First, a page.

Here’s a list of the top 5 deal terms that cause harm to startups at the seed financing stage and therefore should be avoided:
“Control” of a startup can manifest itself in various forms such as equal (or investor-favorable) representation on the board of directors or a requirement of obtaining seed investor approval for new hires and/or budget matters. Whatever the form of control, seed investment is way too early to be even thinking about losing any amount of control of your startup. You need to figure out why your potential angel investor wants to control your startup.
4. Dividend (that pays out)
By paying your investor a dividend (rather than having dividends accrue and be paid out at acquisition or other typical payable events), you are simply paying back the investor with his own money. What a deal — for the investor. This is something you might see in a late stage private equity financing with a company that has a history of generating revenue. It does not belong in any early stage deal. If your potential angel investor insists on getting dividends paid out quarterly, the angel investor should invest in dividend aristocrats or MLPs, rather than your startup.
3. Tranched Investment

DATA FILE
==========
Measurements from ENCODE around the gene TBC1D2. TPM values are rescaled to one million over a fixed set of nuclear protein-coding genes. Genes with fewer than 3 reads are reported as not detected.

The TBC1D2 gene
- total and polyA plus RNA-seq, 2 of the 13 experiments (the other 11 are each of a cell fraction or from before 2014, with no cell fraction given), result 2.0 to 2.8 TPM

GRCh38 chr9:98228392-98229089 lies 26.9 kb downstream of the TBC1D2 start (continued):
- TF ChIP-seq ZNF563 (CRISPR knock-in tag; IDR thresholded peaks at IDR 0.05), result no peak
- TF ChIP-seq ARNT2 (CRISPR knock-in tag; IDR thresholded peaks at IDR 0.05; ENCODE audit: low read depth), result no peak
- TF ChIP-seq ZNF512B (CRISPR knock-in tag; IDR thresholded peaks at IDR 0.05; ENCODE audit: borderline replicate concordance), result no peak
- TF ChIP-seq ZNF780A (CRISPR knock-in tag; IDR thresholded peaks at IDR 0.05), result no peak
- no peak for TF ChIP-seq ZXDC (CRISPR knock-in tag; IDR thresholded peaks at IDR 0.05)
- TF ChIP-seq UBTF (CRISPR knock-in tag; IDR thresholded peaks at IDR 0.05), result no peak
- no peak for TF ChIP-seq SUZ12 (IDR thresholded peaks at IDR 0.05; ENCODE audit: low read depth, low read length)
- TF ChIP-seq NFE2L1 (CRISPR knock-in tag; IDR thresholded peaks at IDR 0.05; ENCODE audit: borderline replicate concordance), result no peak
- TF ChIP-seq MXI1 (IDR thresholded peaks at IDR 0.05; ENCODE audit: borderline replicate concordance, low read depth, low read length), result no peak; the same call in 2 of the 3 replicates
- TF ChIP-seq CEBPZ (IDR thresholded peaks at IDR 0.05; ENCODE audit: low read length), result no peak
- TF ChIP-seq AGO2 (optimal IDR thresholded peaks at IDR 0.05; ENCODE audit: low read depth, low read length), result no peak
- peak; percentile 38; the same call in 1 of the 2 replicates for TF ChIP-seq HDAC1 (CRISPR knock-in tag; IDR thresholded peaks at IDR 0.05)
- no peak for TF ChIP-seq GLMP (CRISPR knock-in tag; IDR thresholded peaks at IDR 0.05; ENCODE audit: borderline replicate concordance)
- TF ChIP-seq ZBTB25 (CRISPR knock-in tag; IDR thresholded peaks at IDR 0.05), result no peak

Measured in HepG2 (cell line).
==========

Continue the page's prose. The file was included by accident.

Don’t agree to a tranched seed investment based on milestones. I don’t like tranched investments for 3 reasons. First, the benchmarks are typically difficult to come up with and negotiate and are often imperfect indicators of performance. Second, startups will tend to focus towards hitting these (imperfect) milestones and possibly ignore other projects or natural off-shoots that may pan out huge. Third, some angel investors like to make the additional investment at their option once your startup hits the milestone. Therefore, if you do agree on tranched investments, make sure they are at least automatic — if you hit, they wire. But even better for the startup would be to negotiate a tranched investment that was at the startup’s option upon hitting the milestone.
The investor wants non-dilution rights because they are either really greedy or they don’t trust you to issue additional equity. The angel investor’s best protection against “wasted dilution” is the fact that the founders are being diluted pro rata along with the angel investor — you have to get the angel investor to wrap their brain around this. Unfortunately, for some angel investors having the co-founders sit “side by side” with them is not enough protection.
1. Personal Guaranty
If the shit hits the fan and the company has to shut down, co-founders should only be out time…not additional cash to their investors. If your co-founders didn’t already have ulcers from taking the startup leap, they will soon after signing the personal guaranty.
For more from Ryan check out his blog, TheStartupLawyer.com today.